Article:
Tofacitinib for Alopecia Areata in Children
Tofacinitib (also known as Xeljanz) is an oral medication used for treatment of several inflammatory conditions. Among the best known uses is the treatment of rheumatoid arthritis. In fact, tofacitinib is FDA approved for patients with rheumatoid arthritis that don't improve with methotrexate.
Over the past 2 years, it's become increasingly clear that oral tofacitinib in among the most effective treatment for alopecia areata. That doesn't mean it's the first on the list to be tried - in fact, far from it.
A significant proportion of patients with advanced and treatment resistant alopecia areata will show benefit with use of tofacitinib. Side effects are not common but serious side effects can certainly occur. 2 % of patients can develop serious infections. Changes in blood counts, irritation of the liver, muscle enzyme changes, changes in heart rate, changes in cholesterol, perforation of the bowel can occur. In some of the original trials of tofacinitib, deaths were reported. The medication is an immunosuppressant and may increase the risk of cancer.
I've used tofacitinib in the clinic for 2 years now and have been surprised with how generally well tolerated the medication is. There have been incredible success stories. However, not all patients respond and I've had patients with no response or benefit at all. I'm a weary of side effects. In fact, I'm weary of side effects with every single medication I recommend.
Some of the toughest forms of alopecia areata to treat are those occurring in children. So the question then arises - would tofacitinib help children? There's no reason to believe it wouldn't help. Medications that help adults with alopecia areata always help children with alopecia areata. Topical steroids, steroid injections, prednisone, methotrexate, anthralin, DPCP help adults and also help children.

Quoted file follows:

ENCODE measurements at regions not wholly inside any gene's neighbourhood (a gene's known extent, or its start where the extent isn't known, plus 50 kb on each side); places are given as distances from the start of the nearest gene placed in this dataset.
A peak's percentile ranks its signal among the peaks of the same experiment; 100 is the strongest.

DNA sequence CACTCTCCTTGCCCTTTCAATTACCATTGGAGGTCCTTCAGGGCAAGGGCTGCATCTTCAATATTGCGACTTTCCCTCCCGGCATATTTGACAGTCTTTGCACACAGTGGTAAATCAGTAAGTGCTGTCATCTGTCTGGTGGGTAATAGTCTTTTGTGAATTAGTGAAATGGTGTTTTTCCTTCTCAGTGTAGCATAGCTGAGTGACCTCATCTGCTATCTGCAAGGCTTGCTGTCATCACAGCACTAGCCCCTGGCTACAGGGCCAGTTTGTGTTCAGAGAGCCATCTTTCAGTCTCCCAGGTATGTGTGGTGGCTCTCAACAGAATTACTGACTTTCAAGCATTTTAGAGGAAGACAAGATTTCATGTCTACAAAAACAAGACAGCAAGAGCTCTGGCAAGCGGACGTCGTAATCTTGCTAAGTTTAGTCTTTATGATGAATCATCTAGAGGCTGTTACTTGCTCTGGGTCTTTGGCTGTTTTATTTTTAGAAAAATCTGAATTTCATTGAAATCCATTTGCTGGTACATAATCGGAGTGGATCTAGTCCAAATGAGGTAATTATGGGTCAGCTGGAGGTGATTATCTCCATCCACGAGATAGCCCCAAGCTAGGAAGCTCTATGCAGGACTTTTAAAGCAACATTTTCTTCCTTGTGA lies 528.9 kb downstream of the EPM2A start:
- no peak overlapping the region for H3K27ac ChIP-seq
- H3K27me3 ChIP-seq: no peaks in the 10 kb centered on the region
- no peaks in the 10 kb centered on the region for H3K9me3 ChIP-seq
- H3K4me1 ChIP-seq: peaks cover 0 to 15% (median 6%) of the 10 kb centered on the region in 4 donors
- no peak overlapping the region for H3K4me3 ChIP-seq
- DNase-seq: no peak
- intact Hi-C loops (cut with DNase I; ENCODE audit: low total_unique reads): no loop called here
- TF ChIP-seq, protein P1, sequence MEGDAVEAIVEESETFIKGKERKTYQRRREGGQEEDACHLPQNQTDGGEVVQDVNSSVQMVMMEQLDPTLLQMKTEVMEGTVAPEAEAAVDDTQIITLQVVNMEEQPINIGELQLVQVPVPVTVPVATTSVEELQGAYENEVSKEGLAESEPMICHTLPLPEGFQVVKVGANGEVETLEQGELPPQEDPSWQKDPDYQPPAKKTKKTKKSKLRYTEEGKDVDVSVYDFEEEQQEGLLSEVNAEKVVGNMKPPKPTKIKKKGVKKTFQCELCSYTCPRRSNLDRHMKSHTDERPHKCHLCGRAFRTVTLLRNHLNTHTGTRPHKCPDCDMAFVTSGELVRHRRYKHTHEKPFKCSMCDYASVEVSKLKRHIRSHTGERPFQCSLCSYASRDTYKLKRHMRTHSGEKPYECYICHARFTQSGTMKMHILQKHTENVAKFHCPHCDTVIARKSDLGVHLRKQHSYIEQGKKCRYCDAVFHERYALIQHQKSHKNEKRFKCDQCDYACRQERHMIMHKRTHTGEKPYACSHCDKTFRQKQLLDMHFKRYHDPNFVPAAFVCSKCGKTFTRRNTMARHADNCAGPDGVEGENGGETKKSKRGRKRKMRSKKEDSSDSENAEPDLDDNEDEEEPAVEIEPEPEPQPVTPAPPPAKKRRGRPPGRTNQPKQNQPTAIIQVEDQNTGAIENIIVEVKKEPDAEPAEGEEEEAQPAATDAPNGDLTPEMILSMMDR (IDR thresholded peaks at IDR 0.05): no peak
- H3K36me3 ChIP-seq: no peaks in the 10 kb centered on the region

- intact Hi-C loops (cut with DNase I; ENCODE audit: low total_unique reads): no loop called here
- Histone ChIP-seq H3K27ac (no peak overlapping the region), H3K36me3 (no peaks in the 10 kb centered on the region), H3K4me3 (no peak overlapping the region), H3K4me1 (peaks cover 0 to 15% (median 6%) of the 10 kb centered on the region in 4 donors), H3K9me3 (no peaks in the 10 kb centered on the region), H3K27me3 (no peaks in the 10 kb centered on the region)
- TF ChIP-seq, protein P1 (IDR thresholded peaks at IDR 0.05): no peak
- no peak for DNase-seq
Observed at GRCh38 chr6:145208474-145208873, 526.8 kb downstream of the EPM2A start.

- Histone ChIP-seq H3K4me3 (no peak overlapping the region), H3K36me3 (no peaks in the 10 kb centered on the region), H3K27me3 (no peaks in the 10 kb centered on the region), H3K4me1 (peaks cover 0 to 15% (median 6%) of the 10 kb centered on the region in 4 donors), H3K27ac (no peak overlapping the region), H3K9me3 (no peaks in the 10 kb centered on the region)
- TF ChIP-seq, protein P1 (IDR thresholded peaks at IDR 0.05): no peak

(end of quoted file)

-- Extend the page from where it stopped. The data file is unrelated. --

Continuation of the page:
A recent study now proves that. Craiglow and colleagues from Yale published a study looking at 13 children age 12-18 with alopecia areata. 9 of them (69%) improved confirming that this drug is beneficial in children.
The question that is raised is what about an 11 year old year old with alopecia areata? What about a 5 year old? What about a 2 year old? I think it's clear that most would agree some cut off exists but what is it? Is it 18? Is it 12? That is were careful discussion with parents are so important. There is no universal right answer. There are risks and benefits to so many things and unless you have lived with alopecia areata you can not make generalizations as to what level the risk outweighs the benefits for any given patient..
Safety is important. We need our clinical trials to guide us with good safety data. We need government agencies to help with monitoring safety after drugs hit the market (called post marketing safety data). All of these are needed to allow clinicians to provide accurate information when patients with alopecia areata come to ask - Am I a candidate for tofacitinib?
Craiglow BG, et al. Tofacitinib for the treatment of alopecia areata and variants in adolescents.J Am Acad Dermatol. 2016 Nov 2
Dr. Jeff Donovan is a Canadian and US board certified dermatologist specializing exclusively in hair loss. To schedule a consultation, please call the Vancouver office at 604.283.9299